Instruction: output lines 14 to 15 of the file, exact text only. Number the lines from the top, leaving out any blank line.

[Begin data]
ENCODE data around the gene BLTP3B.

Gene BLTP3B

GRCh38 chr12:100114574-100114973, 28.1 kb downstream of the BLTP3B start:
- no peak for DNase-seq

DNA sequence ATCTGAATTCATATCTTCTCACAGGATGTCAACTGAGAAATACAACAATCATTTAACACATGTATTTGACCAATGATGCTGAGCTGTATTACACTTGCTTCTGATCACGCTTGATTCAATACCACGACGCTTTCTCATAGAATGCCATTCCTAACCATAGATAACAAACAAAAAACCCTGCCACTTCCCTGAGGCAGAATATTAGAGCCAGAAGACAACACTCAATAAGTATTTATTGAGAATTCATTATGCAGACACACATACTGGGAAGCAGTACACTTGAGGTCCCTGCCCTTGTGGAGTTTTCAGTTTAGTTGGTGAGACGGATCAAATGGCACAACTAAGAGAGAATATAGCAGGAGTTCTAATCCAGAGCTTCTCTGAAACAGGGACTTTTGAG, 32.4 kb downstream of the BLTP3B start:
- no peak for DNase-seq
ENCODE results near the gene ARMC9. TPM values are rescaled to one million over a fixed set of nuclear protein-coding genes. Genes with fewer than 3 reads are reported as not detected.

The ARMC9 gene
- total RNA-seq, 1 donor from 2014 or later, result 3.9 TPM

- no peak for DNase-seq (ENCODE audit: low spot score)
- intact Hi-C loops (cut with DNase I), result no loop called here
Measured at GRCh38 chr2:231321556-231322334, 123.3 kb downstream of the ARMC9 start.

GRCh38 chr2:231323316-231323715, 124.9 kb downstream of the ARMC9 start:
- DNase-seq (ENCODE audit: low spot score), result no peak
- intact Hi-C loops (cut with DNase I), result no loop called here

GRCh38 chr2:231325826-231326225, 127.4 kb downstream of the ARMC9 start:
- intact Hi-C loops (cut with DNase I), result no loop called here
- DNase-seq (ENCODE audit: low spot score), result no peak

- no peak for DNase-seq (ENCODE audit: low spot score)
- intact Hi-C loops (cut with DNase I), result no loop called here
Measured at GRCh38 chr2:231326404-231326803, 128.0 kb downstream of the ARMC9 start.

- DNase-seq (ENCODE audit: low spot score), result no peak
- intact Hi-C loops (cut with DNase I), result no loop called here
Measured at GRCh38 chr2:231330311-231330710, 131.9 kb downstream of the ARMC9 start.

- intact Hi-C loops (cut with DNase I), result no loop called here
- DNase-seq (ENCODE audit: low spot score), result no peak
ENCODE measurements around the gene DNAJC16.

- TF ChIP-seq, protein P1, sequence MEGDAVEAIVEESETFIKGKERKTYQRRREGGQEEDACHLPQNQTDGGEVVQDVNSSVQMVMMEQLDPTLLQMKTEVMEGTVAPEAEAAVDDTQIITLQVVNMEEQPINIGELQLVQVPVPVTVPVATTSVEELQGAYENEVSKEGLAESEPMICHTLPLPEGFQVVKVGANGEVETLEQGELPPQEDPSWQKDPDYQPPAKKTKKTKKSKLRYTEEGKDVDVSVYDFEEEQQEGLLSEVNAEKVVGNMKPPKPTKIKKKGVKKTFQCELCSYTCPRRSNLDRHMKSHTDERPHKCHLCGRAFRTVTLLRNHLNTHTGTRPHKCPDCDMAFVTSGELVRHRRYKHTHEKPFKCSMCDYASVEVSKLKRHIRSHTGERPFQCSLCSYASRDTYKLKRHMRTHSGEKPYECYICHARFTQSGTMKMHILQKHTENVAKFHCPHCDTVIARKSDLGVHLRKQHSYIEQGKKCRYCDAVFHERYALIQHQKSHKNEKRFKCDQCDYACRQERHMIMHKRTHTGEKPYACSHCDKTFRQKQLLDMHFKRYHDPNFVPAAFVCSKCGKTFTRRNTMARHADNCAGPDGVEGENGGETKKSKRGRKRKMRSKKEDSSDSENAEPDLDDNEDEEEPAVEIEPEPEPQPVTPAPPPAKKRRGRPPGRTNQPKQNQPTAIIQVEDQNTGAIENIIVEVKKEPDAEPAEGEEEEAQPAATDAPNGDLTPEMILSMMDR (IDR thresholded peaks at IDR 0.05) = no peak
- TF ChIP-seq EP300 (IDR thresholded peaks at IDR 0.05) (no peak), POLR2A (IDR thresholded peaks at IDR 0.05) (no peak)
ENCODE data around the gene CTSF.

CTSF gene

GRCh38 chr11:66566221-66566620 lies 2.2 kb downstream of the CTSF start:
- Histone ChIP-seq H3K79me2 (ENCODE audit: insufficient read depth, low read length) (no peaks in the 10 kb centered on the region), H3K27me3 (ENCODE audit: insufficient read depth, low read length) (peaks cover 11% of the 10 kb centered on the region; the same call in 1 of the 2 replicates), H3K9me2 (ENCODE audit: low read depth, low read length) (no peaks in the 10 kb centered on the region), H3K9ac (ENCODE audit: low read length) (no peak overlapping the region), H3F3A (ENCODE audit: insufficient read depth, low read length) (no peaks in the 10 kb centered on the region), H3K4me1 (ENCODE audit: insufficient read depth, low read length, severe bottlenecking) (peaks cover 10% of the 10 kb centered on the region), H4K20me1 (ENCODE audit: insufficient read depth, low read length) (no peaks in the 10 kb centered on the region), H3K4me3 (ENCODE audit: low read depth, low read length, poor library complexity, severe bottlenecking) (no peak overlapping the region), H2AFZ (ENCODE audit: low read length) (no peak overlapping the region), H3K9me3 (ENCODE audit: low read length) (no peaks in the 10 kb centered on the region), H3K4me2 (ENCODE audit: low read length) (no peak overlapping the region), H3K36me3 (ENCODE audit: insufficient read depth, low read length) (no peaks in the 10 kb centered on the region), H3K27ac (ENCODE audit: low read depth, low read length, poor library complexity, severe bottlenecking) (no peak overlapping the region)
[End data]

- DNase-seq (ENCODE audit: low spot score), result no peak
- intact Hi-C loops (cut with DNase I), result no loop called here